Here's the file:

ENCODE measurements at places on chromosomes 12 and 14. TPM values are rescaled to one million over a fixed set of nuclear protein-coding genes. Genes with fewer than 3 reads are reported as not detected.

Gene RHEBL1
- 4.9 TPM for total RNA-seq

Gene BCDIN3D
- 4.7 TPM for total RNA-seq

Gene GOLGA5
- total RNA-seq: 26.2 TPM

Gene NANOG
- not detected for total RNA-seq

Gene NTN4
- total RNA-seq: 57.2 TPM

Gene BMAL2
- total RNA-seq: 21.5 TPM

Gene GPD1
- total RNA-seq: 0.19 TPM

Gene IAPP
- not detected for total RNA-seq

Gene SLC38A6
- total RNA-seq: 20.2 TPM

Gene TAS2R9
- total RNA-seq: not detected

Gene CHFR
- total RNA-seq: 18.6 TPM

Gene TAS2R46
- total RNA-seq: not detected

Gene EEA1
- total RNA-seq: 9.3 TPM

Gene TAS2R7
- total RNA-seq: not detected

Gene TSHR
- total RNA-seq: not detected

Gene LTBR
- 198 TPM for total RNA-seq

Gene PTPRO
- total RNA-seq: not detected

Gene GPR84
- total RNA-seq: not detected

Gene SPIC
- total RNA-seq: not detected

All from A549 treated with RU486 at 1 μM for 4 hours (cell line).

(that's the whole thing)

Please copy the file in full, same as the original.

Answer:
ENCODE measurements at places on chromosomes 12 and 14. TPM values are rescaled to one million over a fixed set of nuclear protein-coding genes. Genes with fewer than 3 reads are reported as not detected.

Gene RHEBL1
- 4.9 TPM for total RNA-seq

Gene BCDIN3D
- 4.7 TPM for total RNA-seq

Gene GOLGA5
- total RNA-seq: 26.2 TPM

Gene NANOG
- not detected for total RNA-seq

Gene NTN4
- total RNA-seq: 57.2 TPM

Gene BMAL2
- total RNA-seq: 21.5 TPM

Gene GPD1
- total RNA-seq: 0.19 TPM

Gene IAPP
- not detected for total RNA-seq

Gene SLC38A6
- total RNA-seq: 20.2 TPM

Gene TAS2R9
- total RNA-seq: not detected

Gene CHFR
- total RNA-seq: 18.6 TPM

Gene TAS2R46
- total RNA-seq: not detected

Gene EEA1
- total RNA-seq: 9.3 TPM

Gene TAS2R7
- total RNA-seq: not detected

Gene TSHR
- total RNA-seq: not detected

Gene LTBR
- 198 TPM for total RNA-seq

Gene PTPRO
- total RNA-seq: not detected

Gene GPR84
- total RNA-seq: not detected

Gene SPIC
- total RNA-seq: not detected

All from A549 treated with RU486 at 1 μM for 4 hours (cell line).